A Native American Proverb says: “before you judge someone walk a mile in their shoes”. As someone who suffers from depression, I have had many well-meaning Christians say unhelpful things to me because they simply have not experienced what I am going through and do not understand it, I wonder if the same is true for issues of sexuality and other issues? It is very easy to just say “its sinful” and close our minds and hearts rather than listen, learn and love real people with their experience, struggles, thoughts, doubts and questions -the second is a costlier call but I believe is more Christ-like, meeting people where they are at, coming alongside, rather than standing back shouting at them from the side-lines.

I was asked on the local TV station “what would you do if as gay person came into your church?” (I should have corrected the interviewer and said ‘its Christ’s Church not mine’). but I said “I would welcome them, introduce myself and make sure they had coffee and cake, which is what I would do if anyone else walked into Church”.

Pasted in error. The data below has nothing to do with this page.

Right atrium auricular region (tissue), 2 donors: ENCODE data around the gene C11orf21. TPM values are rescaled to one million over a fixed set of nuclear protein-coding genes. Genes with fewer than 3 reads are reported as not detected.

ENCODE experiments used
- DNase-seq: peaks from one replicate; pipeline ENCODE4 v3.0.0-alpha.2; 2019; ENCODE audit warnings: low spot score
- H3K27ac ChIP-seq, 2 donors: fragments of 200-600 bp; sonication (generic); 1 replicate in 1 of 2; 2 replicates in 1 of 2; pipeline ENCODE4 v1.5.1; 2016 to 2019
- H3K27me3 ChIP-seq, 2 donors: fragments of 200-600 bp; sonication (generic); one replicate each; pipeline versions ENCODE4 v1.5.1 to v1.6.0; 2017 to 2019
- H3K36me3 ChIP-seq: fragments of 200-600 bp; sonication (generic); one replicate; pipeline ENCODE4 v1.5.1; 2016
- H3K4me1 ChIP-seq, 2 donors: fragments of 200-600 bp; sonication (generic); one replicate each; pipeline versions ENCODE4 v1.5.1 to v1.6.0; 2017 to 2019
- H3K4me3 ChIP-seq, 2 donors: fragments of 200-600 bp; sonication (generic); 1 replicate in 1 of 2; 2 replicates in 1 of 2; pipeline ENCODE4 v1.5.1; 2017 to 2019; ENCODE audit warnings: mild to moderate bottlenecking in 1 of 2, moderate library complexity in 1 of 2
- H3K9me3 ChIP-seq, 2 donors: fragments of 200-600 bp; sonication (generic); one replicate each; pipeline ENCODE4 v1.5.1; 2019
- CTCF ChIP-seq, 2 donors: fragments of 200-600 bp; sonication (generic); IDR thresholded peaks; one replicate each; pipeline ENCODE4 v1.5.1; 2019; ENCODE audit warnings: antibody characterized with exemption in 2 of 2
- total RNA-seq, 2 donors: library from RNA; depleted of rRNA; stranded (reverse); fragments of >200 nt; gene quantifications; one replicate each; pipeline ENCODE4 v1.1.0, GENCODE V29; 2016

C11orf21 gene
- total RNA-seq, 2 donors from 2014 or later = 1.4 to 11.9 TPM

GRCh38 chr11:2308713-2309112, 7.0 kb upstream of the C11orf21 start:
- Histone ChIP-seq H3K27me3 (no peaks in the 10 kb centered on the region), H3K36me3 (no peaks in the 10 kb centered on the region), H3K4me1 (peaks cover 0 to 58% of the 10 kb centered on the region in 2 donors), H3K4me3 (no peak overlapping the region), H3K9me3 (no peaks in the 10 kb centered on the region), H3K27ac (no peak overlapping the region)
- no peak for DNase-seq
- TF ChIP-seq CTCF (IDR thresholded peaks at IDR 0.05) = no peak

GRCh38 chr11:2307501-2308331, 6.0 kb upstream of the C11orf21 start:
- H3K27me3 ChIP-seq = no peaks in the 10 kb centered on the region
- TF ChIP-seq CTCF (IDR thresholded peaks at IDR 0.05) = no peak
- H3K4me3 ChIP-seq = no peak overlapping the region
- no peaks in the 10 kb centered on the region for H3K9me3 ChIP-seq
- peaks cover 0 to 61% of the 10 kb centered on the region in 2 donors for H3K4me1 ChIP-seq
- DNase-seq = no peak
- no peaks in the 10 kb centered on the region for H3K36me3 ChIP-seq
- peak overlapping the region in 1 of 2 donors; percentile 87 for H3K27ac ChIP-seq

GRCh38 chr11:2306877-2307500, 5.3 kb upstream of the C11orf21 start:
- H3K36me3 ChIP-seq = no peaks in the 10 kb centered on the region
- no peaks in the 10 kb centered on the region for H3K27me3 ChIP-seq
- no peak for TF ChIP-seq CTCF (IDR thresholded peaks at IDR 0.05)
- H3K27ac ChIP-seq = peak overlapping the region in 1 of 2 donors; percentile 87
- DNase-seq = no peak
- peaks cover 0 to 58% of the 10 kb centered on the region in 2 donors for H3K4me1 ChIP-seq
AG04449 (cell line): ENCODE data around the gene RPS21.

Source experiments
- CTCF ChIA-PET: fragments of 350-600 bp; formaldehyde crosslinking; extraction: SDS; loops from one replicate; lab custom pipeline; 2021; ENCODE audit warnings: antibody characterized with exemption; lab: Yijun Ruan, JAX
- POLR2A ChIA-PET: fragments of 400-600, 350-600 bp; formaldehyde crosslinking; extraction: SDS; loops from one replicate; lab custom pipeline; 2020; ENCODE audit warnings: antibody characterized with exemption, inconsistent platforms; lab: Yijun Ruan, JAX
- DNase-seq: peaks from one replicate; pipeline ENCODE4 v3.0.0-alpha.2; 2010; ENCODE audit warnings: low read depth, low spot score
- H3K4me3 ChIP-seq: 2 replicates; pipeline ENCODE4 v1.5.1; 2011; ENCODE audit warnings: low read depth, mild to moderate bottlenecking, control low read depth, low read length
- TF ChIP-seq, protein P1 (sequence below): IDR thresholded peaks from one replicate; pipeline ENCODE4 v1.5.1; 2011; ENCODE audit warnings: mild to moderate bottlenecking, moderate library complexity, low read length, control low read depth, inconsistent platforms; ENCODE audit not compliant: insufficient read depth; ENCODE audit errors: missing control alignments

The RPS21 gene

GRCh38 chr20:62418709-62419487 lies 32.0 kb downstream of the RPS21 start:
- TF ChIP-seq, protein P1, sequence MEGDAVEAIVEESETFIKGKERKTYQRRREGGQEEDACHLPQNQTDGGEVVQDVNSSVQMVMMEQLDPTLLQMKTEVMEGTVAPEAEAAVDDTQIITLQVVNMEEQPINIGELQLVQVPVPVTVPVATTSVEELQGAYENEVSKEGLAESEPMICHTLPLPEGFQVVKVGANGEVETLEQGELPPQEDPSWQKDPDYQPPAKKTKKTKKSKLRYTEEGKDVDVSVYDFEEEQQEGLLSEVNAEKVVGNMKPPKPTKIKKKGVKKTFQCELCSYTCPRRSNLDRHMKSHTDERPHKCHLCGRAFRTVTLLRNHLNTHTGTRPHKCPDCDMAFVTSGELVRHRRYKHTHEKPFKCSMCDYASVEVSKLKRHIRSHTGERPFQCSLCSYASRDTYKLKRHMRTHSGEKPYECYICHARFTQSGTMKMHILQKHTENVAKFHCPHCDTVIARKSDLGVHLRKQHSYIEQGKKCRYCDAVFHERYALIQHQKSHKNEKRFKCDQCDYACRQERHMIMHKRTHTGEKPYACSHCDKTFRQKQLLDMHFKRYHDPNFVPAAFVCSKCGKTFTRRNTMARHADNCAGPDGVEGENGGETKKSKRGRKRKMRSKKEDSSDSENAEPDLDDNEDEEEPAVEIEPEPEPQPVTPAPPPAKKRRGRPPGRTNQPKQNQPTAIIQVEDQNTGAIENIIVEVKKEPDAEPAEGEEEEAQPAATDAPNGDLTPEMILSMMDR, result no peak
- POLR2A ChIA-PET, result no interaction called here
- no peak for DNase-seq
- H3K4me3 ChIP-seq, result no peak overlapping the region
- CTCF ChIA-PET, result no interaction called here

At a recent Messy Church our local Vicar Tess talked about the disciples trying to keep the children away from Jesus -and Jesus said “let the little children come to me”- and the image struck me that I don’t want to be that type of disciple!

I do not want to stop or obstruct anyone from coming to Jesus.

I also know that when people encounter Jesus they are transformed, I also know that often his priorities and work in our lives often looks different than we expect, because the Holy Spirit knows us all better than we know ourselves, and maybe Jesus doesn’t instantly say the things to people that we think he should. The more I have thought about mission I have concluded that mainly I am to introduce people to Jesus and then slip quietly away embracing the call to invisibility and gently facilitating people meeting the Living God.